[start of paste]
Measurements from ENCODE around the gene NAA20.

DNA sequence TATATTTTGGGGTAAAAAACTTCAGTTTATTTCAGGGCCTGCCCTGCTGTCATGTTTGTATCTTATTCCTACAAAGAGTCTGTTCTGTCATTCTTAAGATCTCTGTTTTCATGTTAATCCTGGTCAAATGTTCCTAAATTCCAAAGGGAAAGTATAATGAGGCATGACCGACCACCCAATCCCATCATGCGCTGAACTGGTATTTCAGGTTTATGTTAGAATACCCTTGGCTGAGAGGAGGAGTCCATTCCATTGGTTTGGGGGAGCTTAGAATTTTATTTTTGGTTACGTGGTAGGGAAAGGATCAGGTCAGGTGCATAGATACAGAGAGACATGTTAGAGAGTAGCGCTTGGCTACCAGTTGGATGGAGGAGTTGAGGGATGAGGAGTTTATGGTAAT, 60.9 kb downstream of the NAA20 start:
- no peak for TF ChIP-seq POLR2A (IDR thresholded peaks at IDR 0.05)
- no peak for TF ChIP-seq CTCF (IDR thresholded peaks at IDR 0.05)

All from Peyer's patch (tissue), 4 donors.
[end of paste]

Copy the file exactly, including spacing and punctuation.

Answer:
Measurements from ENCODE around the gene NAA20.

DNA sequence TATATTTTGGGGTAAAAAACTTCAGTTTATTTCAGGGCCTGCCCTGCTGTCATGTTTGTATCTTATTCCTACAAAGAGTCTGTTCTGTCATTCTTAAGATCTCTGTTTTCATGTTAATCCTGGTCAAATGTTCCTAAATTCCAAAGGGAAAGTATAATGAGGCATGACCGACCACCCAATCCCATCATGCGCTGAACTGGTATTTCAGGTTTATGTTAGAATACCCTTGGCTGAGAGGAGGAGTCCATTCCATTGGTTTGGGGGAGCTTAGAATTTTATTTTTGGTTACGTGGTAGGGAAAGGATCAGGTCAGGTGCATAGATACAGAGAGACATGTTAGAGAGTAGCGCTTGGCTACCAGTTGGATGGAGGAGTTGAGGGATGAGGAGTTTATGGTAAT, 60.9 kb downstream of the NAA20 start:
- no peak for TF ChIP-seq POLR2A (IDR thresholded peaks at IDR 0.05)
- no peak for TF ChIP-seq CTCF (IDR thresholded peaks at IDR 0.05)

All from Peyer's patch (tissue), 4 donors.